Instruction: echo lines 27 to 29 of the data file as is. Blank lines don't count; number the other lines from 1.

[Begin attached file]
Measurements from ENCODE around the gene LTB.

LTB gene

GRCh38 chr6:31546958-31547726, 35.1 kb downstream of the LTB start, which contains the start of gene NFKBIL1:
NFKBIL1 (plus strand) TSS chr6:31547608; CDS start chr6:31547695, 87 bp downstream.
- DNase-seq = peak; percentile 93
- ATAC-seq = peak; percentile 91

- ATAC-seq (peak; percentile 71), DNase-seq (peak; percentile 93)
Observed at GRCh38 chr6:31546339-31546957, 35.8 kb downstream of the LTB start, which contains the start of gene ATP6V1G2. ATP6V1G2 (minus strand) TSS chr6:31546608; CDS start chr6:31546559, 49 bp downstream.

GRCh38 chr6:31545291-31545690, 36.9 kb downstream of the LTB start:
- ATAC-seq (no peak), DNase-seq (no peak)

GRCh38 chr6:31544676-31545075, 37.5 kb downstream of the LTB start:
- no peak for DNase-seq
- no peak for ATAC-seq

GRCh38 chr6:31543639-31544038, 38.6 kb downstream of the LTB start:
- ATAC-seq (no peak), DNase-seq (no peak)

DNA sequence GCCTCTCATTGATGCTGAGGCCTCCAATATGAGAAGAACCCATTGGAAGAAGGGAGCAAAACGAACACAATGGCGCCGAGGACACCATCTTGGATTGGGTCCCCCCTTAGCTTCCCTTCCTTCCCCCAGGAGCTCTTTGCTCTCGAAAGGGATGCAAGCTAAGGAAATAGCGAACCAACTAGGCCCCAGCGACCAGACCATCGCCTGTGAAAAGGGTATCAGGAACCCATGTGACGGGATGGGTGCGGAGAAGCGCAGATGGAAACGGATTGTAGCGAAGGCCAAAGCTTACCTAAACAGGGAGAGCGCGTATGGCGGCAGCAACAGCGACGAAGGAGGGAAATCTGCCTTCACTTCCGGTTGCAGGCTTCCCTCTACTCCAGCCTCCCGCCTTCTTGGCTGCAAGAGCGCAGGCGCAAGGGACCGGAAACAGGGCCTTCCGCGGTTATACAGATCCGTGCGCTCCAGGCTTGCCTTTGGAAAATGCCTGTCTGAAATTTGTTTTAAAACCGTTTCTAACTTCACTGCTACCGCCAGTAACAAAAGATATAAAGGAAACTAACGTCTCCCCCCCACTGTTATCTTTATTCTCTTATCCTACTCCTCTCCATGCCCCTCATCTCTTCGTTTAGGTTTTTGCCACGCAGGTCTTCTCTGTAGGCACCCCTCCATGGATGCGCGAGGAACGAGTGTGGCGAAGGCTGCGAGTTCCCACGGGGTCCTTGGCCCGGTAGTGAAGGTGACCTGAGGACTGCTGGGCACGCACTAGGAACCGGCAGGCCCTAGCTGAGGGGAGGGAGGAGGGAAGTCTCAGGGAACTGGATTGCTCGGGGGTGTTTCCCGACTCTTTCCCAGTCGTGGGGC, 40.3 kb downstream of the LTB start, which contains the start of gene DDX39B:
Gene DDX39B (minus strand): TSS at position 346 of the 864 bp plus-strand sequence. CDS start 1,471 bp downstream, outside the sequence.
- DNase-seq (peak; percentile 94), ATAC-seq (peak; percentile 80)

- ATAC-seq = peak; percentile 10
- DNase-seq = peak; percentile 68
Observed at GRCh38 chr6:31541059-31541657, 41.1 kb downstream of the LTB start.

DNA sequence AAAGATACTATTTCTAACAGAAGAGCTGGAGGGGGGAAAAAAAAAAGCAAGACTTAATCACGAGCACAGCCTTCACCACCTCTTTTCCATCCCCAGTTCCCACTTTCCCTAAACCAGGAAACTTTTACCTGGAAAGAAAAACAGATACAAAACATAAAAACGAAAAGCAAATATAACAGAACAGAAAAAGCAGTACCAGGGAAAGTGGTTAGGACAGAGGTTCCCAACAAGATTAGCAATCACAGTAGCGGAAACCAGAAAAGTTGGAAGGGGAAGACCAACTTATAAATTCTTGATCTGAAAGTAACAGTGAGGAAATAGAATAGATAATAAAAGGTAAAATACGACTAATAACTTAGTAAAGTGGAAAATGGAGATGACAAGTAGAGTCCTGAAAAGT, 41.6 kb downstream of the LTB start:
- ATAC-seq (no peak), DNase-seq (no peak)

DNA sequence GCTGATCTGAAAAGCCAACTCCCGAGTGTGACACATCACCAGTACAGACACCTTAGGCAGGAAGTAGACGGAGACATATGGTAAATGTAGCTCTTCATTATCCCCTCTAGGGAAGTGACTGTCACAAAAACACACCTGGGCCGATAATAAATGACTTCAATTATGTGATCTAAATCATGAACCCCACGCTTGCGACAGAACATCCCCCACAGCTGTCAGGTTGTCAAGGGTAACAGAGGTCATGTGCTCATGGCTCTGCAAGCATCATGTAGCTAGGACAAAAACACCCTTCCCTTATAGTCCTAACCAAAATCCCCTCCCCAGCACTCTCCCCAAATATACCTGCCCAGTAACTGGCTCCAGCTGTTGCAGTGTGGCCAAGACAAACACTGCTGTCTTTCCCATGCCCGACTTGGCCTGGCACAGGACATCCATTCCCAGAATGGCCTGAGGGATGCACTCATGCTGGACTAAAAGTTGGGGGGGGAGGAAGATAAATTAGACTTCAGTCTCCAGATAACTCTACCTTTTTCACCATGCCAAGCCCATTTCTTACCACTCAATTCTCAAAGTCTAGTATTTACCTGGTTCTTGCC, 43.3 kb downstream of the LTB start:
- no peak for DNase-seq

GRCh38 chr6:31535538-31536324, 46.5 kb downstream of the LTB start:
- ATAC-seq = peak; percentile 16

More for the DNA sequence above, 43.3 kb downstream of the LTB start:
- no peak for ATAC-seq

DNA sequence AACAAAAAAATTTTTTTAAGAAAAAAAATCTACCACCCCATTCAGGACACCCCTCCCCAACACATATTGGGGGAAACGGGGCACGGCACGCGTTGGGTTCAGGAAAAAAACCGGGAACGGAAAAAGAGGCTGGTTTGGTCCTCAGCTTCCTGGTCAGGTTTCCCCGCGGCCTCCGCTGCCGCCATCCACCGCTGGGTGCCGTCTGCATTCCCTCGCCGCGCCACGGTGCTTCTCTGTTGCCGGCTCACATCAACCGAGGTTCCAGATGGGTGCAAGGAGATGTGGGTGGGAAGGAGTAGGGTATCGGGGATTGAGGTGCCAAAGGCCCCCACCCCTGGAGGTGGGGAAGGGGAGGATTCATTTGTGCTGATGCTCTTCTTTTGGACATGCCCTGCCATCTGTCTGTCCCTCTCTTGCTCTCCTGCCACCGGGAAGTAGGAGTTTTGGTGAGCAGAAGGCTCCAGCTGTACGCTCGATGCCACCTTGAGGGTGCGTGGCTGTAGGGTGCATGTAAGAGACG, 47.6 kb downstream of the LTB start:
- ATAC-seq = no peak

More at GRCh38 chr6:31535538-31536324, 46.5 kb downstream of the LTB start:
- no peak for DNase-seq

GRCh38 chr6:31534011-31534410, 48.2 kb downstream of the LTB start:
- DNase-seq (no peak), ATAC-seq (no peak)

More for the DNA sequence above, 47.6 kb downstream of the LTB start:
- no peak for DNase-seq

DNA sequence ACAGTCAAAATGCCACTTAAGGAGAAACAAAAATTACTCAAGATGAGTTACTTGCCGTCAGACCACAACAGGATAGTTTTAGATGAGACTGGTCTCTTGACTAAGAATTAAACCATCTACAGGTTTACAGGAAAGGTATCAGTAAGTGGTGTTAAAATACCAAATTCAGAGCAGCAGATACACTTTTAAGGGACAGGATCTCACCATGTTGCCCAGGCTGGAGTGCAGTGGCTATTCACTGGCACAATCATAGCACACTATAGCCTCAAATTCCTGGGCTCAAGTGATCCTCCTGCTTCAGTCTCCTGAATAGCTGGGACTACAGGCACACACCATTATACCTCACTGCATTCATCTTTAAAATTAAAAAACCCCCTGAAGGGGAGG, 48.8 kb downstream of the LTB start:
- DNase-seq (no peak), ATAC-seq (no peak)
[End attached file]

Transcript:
- ATAC-seq = peak; percentile 16

More for the DNA sequence above, 43.3 kb downstream of the LTB start:
- no peak for ATAC-seq